Web Techniques: Programming With Perl - Web Access Logs with DBIApr 16, 2000, 16:26 (0 Talkback[s])
(Other stories by Randal L. Schwartz)
"A few months back, I was flipping through the wonderful Writing Apache Modules with Perl and C, by Doug MacEachern and fellow Web Techniques columnist Lincoln Stein. While trying to think of more bells and whistles to throw at my mod_perl-enabled Web server for PerlTraining.Stonehenge.com, I stumbled upon the section that talks about using a database instead of a flat file for the access log. Now, I had just recently upgraded and cleaned up the MySQL database for my ISP, and thought it would be nice to have more advanced statistics and reporting. So I jumped in."
"This was quite a jump, because I hadn't ever used any of Apache's custom log features. I had a simple NCSA-compatible access log, and a few specialized logs in a few directories via server-side include (SSI) loggers. So I decided to go whole hog the other way. Not only did I decide to log the usual things (host, user agent, bytes sent, and so on), but I also wanted to log the CPU times for each transaction. Doing so would let me see which of my URLs were burning up more CPU so I could figure out ways to cache them better. This is especially important on a machine that is shared with other users."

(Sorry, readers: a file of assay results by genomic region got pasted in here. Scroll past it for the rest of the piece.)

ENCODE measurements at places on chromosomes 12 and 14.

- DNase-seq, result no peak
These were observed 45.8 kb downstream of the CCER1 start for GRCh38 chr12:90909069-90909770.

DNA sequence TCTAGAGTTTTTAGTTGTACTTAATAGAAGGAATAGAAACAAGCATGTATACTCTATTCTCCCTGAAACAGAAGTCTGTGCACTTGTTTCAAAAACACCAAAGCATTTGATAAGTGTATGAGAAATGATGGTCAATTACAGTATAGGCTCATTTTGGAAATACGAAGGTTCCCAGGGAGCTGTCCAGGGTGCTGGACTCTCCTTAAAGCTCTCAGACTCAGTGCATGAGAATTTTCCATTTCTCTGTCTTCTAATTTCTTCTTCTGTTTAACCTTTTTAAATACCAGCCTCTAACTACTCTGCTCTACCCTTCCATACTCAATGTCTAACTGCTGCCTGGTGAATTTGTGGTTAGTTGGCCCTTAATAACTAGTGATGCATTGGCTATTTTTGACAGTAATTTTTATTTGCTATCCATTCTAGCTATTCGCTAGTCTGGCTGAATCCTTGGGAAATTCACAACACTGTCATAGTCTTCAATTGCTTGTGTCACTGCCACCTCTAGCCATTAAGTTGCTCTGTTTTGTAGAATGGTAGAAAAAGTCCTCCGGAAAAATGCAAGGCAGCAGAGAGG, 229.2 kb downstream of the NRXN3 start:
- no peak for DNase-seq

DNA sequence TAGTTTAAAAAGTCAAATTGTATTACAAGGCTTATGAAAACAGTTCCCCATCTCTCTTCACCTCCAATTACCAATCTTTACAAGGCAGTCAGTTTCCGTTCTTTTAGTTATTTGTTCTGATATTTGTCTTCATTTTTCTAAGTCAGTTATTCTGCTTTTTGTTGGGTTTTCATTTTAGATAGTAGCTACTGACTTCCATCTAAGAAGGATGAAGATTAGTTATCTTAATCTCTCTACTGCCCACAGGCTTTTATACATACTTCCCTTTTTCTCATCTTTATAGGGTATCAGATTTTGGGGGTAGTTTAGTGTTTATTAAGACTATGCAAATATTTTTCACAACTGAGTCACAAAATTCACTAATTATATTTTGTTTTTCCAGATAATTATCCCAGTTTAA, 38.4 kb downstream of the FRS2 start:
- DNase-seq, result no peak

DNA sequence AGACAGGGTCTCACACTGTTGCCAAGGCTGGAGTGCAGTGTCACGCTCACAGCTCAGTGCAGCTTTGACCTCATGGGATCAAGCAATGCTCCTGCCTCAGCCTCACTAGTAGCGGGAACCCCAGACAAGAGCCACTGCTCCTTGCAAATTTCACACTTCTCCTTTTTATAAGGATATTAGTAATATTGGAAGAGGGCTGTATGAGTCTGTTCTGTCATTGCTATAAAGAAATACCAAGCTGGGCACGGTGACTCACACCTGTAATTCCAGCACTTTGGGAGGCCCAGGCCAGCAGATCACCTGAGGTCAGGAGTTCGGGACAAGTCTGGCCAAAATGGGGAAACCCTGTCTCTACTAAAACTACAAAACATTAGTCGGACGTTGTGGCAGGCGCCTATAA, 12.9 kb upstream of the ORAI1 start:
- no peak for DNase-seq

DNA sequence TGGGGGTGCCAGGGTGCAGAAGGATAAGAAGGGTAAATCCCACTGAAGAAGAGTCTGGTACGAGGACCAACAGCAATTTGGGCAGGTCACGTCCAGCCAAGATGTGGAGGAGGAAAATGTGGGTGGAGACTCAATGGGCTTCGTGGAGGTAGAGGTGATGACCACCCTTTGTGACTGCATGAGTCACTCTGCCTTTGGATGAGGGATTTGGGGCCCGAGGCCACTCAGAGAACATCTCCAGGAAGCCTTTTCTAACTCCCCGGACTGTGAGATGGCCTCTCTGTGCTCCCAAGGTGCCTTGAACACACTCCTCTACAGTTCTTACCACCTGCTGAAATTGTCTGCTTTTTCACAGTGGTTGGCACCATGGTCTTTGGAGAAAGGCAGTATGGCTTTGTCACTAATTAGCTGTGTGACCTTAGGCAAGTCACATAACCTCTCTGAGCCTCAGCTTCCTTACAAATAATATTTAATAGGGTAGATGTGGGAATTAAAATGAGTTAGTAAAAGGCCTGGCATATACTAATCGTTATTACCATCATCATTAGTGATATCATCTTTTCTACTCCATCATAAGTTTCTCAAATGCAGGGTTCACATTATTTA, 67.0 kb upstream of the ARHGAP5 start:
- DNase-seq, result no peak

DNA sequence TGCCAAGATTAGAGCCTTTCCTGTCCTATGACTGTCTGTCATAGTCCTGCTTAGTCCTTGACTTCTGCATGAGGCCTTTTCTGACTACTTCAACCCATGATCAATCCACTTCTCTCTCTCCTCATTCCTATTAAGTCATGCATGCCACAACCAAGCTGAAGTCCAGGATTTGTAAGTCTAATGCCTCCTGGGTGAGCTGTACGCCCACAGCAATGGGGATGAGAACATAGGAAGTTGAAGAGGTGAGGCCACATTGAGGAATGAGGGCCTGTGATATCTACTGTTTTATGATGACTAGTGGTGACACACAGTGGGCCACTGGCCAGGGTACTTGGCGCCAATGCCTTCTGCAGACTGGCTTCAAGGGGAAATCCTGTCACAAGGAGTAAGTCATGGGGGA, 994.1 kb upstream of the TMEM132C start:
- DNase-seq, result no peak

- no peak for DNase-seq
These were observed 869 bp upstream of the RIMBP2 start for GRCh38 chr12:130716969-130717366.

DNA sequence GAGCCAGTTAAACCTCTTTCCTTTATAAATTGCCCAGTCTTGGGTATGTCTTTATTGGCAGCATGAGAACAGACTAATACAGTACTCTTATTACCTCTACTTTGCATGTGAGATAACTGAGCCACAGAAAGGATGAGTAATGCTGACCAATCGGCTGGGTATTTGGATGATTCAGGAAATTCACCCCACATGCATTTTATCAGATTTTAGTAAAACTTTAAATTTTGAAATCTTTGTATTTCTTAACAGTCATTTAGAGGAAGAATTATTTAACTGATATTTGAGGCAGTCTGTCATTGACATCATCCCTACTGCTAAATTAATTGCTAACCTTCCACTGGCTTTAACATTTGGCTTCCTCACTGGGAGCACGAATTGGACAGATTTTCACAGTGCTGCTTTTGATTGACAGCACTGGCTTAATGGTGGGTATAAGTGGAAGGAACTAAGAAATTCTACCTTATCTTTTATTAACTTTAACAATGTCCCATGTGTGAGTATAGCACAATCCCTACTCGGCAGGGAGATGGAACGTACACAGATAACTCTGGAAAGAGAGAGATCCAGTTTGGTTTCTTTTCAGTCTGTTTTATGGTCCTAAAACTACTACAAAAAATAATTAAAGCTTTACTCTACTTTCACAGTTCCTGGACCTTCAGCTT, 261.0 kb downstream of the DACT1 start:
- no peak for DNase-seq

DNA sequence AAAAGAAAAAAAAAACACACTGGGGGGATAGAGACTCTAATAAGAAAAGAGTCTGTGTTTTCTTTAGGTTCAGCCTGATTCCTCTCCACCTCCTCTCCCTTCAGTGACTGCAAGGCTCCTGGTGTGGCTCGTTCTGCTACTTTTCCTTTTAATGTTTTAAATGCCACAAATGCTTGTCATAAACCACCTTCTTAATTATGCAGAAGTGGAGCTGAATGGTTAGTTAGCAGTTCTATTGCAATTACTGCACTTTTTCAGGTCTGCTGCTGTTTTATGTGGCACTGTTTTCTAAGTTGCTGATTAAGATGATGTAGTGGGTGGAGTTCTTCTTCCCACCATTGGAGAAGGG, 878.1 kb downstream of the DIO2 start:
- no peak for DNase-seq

"So now the log is being written immediately to a DBI-based MySQL database. The power here is that I can use Structured Query Language (SQL) statements to generate ad-hoc reports on an up-to-the-minute basis, as well as get the general reports canned up into a Perl data structure with relative ease. No more parsing flat files (not that this was much trouble with Perl anyway). The downside is that I'm now burning 1MB per day for storage inside the MySQL database, but my sys admin said to just let them burn, because disk space is cheap."